The self-serve gas-station attendant didn’t open the exit door (mid-winter).
I had to stomp on the brake until the conveyor-belt steel cylinder pushing the back wheel passed under the tire (lifting and dropping the car a couple of inches) and I could get out and open the tunnel door myself, then rush back to the car before the next cylinder pushed the car out.
I turned the air ever bluer than the temperature had as I yelled at him through the walls of his kiosk as drool ran down his chin.
Aside from the time I accidentally went through the wash with my trunk lid popped open, the only damage I’ve ever had in a car wash is that occasionally the brush-type automatic wash will catch my license plate and bend it upward.
Yeah, that happens sometimes due to the nature of the way the equipment operates and the fact that many states, Ohio among them, require a front license plate (Indiana and Kentucky, the other two states in my tri-state area, do not) and automobile manufacturers rarely design vehicles with a recessed area for front license plates like they do for the rear ones.
Simple solution? Buy a sturdy, stainless license plate holder and it’ll never happen again.
Once upon a time, back when I didn’t have a 'vertible, the cloth strippy spinny thingy on the driver’s side neatly took out the mirror. I didn’t even bother with the carwash neanderthals. I just forwarded the bill to my insurance company who paid without a murmur.
I don’t think I’ve ever had any damage, but just the day before yesterday my sunglass case was stolen during a car wash. I know I left it in the car, but didn’t miss it until the next day. Then I went on Yelp and found many other people posting that they had items stolen at that particular car wash and that it was useless to complain to management. And it was a rather upscale joint, too.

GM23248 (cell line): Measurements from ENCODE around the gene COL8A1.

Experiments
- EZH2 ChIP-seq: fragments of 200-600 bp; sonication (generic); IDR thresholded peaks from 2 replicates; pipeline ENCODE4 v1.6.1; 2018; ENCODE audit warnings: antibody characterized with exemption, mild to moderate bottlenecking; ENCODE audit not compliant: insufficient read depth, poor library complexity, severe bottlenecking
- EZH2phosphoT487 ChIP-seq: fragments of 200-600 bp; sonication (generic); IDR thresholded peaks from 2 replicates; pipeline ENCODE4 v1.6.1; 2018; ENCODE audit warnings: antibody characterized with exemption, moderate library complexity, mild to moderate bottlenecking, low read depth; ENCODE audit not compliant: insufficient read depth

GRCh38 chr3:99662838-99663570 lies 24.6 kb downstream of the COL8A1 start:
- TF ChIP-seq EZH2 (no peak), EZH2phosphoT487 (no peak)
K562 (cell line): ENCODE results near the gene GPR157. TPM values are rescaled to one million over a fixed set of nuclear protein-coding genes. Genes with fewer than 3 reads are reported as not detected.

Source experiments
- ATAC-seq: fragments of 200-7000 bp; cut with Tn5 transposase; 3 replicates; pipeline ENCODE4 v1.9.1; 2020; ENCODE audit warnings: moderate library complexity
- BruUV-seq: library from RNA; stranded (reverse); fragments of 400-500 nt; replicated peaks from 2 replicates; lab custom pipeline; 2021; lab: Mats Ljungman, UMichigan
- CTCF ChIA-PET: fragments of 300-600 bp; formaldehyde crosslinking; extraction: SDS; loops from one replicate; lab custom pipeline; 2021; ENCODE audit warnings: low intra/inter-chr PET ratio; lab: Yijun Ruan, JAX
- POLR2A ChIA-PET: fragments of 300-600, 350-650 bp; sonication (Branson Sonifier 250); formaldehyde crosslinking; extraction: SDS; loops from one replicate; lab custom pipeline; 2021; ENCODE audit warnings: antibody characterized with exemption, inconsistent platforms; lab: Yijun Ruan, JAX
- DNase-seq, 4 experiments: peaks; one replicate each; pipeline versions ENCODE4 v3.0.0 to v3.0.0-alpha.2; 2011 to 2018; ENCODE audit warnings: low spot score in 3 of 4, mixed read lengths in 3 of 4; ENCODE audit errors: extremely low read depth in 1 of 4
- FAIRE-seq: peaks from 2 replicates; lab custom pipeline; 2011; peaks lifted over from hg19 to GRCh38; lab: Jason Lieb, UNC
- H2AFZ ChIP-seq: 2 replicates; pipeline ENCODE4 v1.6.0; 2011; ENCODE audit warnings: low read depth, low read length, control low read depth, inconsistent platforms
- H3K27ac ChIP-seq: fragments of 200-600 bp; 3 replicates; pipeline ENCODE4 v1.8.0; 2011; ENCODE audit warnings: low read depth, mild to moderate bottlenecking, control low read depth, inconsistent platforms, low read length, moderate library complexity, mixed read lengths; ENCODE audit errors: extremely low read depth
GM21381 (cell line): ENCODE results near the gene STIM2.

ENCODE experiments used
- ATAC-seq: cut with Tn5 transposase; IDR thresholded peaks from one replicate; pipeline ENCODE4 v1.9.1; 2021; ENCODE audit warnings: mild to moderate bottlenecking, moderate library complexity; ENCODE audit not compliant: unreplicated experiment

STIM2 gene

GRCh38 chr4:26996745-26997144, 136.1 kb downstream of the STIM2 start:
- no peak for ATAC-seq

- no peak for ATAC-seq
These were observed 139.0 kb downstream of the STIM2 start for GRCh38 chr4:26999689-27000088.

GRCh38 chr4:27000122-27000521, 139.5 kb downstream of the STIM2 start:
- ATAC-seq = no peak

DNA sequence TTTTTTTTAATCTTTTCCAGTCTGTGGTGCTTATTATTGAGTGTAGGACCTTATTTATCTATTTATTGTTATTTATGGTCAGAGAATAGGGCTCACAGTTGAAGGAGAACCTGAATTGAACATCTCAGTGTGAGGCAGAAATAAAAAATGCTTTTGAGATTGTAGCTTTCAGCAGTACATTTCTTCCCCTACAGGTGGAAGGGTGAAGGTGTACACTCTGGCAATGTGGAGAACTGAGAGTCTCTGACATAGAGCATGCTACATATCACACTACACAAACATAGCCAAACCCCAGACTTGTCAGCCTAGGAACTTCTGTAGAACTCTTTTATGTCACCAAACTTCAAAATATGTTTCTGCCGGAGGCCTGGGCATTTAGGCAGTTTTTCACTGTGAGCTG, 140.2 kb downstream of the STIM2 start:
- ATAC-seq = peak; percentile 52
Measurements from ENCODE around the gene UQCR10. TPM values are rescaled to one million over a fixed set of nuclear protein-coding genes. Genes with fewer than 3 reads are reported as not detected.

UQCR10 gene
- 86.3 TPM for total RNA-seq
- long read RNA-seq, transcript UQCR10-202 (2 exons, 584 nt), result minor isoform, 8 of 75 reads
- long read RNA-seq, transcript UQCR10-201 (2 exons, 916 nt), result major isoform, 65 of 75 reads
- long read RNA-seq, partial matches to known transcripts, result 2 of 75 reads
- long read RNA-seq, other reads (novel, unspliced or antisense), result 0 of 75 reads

Yes. The car wash in question was at a local supermarket. When the wheel brushes came in, they missed the wheels, and I was left with a crescent shaped white score on the doors of the black car.
I’m a reasonable person, so I went to the customer service desk so we could politely sort things out. It’s not the shop assistants fault. I had just stuck £30 of petrol in the car, so I said I’d be happy to repair the damage myself if they wrote off the cost of the petrol. No deal. The shop assistant looked at the car, then I had to make a formal complaint which they logged and sent off to their head office.
A couple of days later I got a letter from their head office customer service team. They said that the car wash had a sign disclaiming liability howsoever caused so they weren’t liable for the damage.
There was no sign. No disclaimer, no conditions of use. Nothing. Of course I took photos to back this up. And some attractive pictures of my clean, if scratched Skoda.
That was the point that i contacted the boss of that particular supermarkets Retail Division. (Learning point here is if you are going to flame someone, don’t just pull their name from the company accounts. Make sure they have not changed jobs and are now the head of the Asian Division.) So in my letter I explained that his store had a reasonable duty of care for my property. That the reasonable expectation for a car wash is for the vehicle to come out in a similar, though cleaner condition than it went in. This being under the remit of Scots law, I may have used the word “delict” and while I didn’t mention the snail case, it was certainly at the back of my mind.
So a short time later a letter arrived, thanking me for my letter to their Boss Man (Asian Division), apologising for the inconvenience and asking me to send the bill for repair to her.
£100 of polishing later and you wouldn’t notice the damage.